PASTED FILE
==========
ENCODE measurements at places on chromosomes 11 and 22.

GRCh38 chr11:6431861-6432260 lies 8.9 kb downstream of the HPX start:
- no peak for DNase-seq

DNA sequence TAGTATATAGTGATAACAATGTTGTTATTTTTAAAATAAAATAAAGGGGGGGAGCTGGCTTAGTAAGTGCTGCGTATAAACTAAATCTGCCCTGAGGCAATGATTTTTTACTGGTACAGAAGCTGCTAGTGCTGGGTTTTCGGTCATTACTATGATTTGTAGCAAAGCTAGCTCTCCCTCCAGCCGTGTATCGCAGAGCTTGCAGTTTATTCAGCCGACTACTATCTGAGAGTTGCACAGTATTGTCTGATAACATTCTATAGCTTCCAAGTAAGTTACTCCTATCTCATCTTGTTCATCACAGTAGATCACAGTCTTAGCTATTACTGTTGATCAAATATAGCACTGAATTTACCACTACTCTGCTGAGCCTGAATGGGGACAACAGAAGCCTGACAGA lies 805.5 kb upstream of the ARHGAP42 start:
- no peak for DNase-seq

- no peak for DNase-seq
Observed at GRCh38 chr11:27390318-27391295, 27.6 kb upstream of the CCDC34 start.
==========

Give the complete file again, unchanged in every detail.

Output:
ENCODE measurements at places on chromosomes 11 and 22.

GRCh38 chr11:6431861-6432260 lies 8.9 kb downstream of the HPX start:
- no peak for DNase-seq

DNA sequence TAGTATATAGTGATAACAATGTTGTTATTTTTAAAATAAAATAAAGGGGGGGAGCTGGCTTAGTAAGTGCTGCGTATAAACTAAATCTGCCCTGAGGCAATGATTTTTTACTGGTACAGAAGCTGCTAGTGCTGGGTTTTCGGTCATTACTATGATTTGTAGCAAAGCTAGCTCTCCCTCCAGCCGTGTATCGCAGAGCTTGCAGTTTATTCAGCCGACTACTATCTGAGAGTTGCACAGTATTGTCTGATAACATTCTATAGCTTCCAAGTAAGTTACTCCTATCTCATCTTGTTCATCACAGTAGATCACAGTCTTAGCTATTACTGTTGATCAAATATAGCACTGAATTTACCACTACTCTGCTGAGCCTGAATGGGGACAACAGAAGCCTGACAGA lies 805.5 kb upstream of the ARHGAP42 start:
- no peak for DNase-seq

- no peak for DNase-seq
Observed at GRCh38 chr11:27390318-27391295, 27.6 kb upstream of the CCDC34 start.